Ozaukee County and the entire state of Wisconsin birding community were saddened at Noel Cutright's departure from our midst.
Perhaps the best of so many tributes to Noel is this one that begins " He knew why migratory warblers traveling north from the Caribbean and South America found Wisconsin such a perfect place to land. They travel by night, Noel Cutright said. "When it gets light they say, 'Uh-oh, I'm over water. I need to find land.' That's why the western shore of Lake Michigan is so important for migrant birds,..." by Jan Uerbelherr that ran in the Milwaukee Journal-Sentinal. We would print it here but for copyright concerns, so please check out this link it is a beautiful tribute.
Noel's service was held at Forest Beach Migratory Preserve, home of the Western Great Lakes Bird and Bat Observatory, the most recent addition to his long history of accomplishments. Hundreds of people came to share stories about Noel and the wonderful legacy that he left.
Noel will be both greatly missed and always remembered by all of us in Ozaukee, as a mentor, an innovator, a visionary and a crack ornithologist. Noel's presence stood solidly behind so many of our organizations. Even he understood the magic of his endorsement; he worked to be sure that the Riveredge Bird Club, which he founded, made the initial donation to a start-up to ensure it would succeed. He never missed.
Our most recent OTN gathering focused on two projects, one of which was the Krier Wetland Restoration in Belgium. Clay Frazer and Steve Hjort not only talked about the restoration itself, but how they worked through all kinds of weather as time was of the essence. Bruce was fighting cancer and this wetland restoration, the largest private wetland restoration in Wisconsin, was his dream. He wanted to see it to completion. Besides the wetland restoration, his legacy includes the Bruce Krier Foundation, which provides grants and scholarships to education and community projects.
Bruce passed away on December 5, 2013.
and Legacies Begun
Town of Grafton Legacy Trail
The Town of Grafton recently gave a name to its trail in progress - the Grafton Legacy Trail, so named because it will take years to complete and because it is a gift to future residents to enjoy the open spaces that have drawn current residents to live the town, something they almost take for granted. The trail is currently about a mile in length, with another mile or so under easement and waiting for construction. The entire trail is mapped and will run a little over 15 miles from the north end to the south end of the Town when. It is a multi-use trail and includes horseback riding to meet the Town's long-standing and growing equestrian presence.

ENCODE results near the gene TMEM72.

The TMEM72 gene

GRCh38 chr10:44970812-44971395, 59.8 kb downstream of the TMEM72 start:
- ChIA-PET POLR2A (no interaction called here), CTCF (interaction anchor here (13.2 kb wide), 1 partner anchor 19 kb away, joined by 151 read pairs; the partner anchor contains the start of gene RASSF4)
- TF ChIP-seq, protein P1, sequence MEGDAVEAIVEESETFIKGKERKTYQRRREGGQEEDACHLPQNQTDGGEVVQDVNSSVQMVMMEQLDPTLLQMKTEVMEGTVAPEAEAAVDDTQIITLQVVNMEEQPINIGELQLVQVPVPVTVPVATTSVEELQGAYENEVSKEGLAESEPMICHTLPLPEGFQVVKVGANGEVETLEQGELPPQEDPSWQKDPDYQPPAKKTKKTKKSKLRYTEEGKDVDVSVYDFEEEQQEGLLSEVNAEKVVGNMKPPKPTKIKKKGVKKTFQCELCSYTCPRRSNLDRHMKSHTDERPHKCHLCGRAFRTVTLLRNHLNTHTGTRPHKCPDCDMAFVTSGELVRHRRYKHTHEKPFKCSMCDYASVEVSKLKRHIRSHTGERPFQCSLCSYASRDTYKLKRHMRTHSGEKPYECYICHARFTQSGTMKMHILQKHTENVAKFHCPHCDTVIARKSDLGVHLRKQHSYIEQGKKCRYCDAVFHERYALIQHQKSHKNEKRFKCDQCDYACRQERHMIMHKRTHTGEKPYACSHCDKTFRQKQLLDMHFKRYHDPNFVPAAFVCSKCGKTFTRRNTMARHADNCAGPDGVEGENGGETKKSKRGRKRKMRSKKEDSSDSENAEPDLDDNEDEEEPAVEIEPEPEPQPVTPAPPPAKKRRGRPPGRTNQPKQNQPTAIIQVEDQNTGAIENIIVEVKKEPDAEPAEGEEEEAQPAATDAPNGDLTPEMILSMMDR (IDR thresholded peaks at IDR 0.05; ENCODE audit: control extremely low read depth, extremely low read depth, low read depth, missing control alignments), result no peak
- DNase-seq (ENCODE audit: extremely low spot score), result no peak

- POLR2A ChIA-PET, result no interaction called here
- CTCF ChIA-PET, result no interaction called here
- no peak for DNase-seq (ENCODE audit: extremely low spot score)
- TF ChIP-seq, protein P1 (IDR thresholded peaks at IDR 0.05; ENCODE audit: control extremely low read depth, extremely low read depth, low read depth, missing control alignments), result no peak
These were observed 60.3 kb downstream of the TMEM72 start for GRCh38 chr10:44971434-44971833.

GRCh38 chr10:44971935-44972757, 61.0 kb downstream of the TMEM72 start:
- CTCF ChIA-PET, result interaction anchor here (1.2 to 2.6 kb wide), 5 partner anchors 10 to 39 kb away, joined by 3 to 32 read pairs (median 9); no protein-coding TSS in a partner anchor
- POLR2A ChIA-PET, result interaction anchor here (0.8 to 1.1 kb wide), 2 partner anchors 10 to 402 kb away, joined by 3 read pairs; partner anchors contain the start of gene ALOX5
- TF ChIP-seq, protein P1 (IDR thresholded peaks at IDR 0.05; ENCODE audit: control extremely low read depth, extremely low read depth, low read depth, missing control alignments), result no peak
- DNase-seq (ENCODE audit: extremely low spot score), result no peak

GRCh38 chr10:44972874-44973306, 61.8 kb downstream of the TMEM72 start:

The Ulao and Mole Creeks Re-meanders
The Milwaukee River Watershed Fish Passage Program is, among other things, funding work on both Ulao Creek and Mole Creek.
Parts of Ulao Creek were trenched for farming convenience and a section was buried for interstate construction. The area just north of Hwy. 60/Ulao Road and extending north of Arrowhead Road is being rerouted into a lovely meander, similar to what it was in pre-settlement times. Along with the meander, wetland scrapes will extend the spawning areas for the fish that are returning as a result of the Fish Passage Program's work in Ozaukee County.
This work is being done on private lands with owner contracts. Ulao Creek land owners are very excited about the project. Most are members of the Ulao Creek Partnership, which has worked for years to improve the health of this beautiful little creek and watershed. UCP is very much involved in partnering with this effort. Andrew Struck and Matt Aho are our OTN connections on this project, along with August Hoppe and Paul Helms from Ulao Creek Partnership.
Mole Creek is experiencing a similar reconstruction just south of Hillcrest Road in the Town of Saukville. The goal of this project is to create habitat that will support cold to cool-water fish and other aquatic life, including trout and to provide riparian habitat for wildlife. Willl Wawrzyn and Andy Holschbach are our OTN connections for Mole Creek.